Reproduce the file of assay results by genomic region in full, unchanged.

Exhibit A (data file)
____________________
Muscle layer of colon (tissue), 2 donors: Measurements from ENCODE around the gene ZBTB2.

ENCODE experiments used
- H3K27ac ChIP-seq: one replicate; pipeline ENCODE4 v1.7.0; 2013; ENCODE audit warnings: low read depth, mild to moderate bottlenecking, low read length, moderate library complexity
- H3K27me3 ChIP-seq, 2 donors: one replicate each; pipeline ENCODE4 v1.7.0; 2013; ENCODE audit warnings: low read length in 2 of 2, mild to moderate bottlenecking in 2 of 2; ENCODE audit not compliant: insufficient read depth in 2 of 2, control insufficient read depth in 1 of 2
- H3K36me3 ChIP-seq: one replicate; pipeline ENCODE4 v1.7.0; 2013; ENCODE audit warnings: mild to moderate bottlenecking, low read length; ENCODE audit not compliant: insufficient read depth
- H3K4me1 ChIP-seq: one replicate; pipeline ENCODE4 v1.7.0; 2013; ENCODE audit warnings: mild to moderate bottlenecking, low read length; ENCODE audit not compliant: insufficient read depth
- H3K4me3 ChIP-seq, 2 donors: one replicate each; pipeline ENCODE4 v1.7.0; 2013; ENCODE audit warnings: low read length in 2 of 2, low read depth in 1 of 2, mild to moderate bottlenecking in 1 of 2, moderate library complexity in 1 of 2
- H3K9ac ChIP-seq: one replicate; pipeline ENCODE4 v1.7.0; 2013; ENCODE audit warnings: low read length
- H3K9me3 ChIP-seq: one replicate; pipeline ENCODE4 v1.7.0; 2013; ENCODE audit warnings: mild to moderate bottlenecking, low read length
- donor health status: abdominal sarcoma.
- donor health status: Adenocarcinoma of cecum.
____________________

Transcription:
Muscle layer of colon (tissue), 2 donors: Measurements from ENCODE around the gene ZBTB2.

ENCODE experiments used
- H3K27ac ChIP-seq: one replicate; pipeline ENCODE4 v1.7.0; 2013; ENCODE audit warnings: low read depth, mild to moderate bottlenecking, low read length, moderate library complexity
- H3K27me3 ChIP-seq, 2 donors: one replicate each; pipeline ENCODE4 v1.7.0; 2013; ENCODE audit warnings: low read length in 2 of 2, mild to moderate bottlenecking in 2 of 2; ENCODE audit not compliant: insufficient read depth in 2 of 2, control insufficient read depth in 1 of 2
- H3K36me3 ChIP-seq: one replicate; pipeline ENCODE4 v1.7.0; 2013; ENCODE audit warnings: mild to moderate bottlenecking, low read length; ENCODE audit not compliant: insufficient read depth
- H3K4me1 ChIP-seq: one replicate; pipeline ENCODE4 v1.7.0; 2013; ENCODE audit warnings: mild to moderate bottlenecking, low read length; ENCODE audit not compliant: insufficient read depth
- H3K4me3 ChIP-seq, 2 donors: one replicate each; pipeline ENCODE4 v1.7.0; 2013; ENCODE audit warnings: low read length in 2 of 2, low read depth in 1 of 2, mild to moderate bottlenecking in 1 of 2, moderate library complexity in 1 of 2
- H3K9ac ChIP-seq: one replicate; pipeline ENCODE4 v1.7.0; 2013; ENCODE audit warnings: low read length
- H3K9me3 ChIP-seq: one replicate; pipeline ENCODE4 v1.7.0; 2013; ENCODE audit warnings: mild to moderate bottlenecking, low read length
- donor health status: abdominal sarcoma.
- donor health status: Adenocarcinoma of cecum.